COVID-19 knows no boundaries.

647E3EE4-24B7-450B-BE27-AA15B9F0EEA8_1_201_a

Home sequestration, March 27, 2020 — This past week has seemed like a year.

It feels like Mother Nature has put the entire country in time out.  We got sent home from school for bad behavior. We’re stuck in our rooms.  Justification: Failure to be good stewards of our lonely blue marble.  Maybe Mamma’s gettin’ even?

But like Biblical pestilence, famine, the sword, beasts, plague, and their friends, sometimes it feels like the four horsemen are thundering just over the horizon.  Other times we simply long for companionship.  The urge to invite family to dinner or gather with like-minded friends is overwhelming.

Then, there’s always wine.  And Zoom.  Because Amazon has run out of lamb’s blood.

Gather together.  Isn’t that what humans do in stressful times?  We are herd animals, like it or not. But, the herd is too big and the big dogs are making a cull.

For example:

AT Closed

The overcrowding up and down the AT and in the National Parks that I reported last week exploded over the weekend.  Rocky Mountain, Sequoia, Kings Canyon, Yellowstone, Grand Teton, and The Great Smoky Mountains national parks are closed to the public for public health reasons.

Forest Order

On the east coast, the Chattahoochee, George Washington and Jefferson National Forests are completely closed to visitors.  Too many people, people.

NPOvercrowding

This illustrates the overcrowding out west.

More parks are considering closing.

A Maryland State Park Service ranger told me that they were “Slammed!”  over the weekend.  Twenty-one million people live within two hours of most Maryland parks.  Seems like a big bunch of them showed up.

It’s boring sitting at home.  Or is it, if you can’t maintain a safe distance between yourself and the next person?  And oh, by the way, please take your trash with you when you leave.

Dear Darwin Award candidates.  It won’t be boring in the ICU, that is if you can get a ticket.

There is an inverse ratio equation that may apply here:  FOMO is inversely proportional the closer you get to the ICU.

(Thanks for the concept Tom Toles, Washington Post editorial cartoonist.)

D011AD43-DC8C-4B9A-924C-F01B01692AEF

With the closures, the trails resemble a reverse scene out of Rachel Carson’s “Silent Spring.”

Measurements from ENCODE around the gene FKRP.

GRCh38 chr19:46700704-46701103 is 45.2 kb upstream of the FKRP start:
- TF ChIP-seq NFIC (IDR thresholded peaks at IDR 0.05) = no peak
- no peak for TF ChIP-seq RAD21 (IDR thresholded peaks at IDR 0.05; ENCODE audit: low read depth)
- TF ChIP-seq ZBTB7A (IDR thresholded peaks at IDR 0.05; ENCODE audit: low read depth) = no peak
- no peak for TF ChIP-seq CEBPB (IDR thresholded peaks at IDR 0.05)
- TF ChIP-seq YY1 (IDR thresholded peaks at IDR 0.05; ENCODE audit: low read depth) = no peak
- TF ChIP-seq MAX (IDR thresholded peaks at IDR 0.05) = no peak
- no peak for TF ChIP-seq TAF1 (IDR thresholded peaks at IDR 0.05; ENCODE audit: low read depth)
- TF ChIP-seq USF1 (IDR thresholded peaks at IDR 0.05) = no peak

Absent were the humans.  The sound of their chatter.  The crunch of their boots.  The crinkle of their candy wrappers. The scraping of their potty trowels. The soft poof of their TP tulips making trash landings faded away. Only the chirping of chickadees and the buzz of the bees, harmonized with the rustling leaves and the beavers’ baseline to entertain the squirrels, the deer and the bears.

Please stay home.  This article explains why.  This is why.

Screen Shot 2020-03-27 at 1.04.42 PM

We had another conference call this week to reassess ridgerunners.

 

AT Closure

Each year our trail club hires six ridgerunners to patrol the 240 AT miles we maintain. The trail is, in effect, closed.  Accordingly, the club is supporting the land manager partners who still want ridgerunners.

IMG_3585

We’re now down to three ridgerunners – Shenandoah National Park, Northern Virginia and Maryland.  Shenandoah is delaying the start of all their seasonal employees until circumstances sort themselves out, April 30 at the earliest.

The nature of the COVID-19 virus will dictate profound changes to the normal ways ridgerunners function, not the least of which is maintaining social distance.

Until further notice, the ridgerunners will not enter shelters, tend privies or sleep in the back country.  Each has a discrete residence that they don’t share with anyone else.  Health insurance is provided this year as an extra precaution.

With the ridgerunner question settled, home sequestration isn’t the end of the world in my neighborhood.  If you can’t hike far away, you can hike near by.

F8AB7B38-03A2-4E6D-849D-A7DFDFC32DC6_1_201_a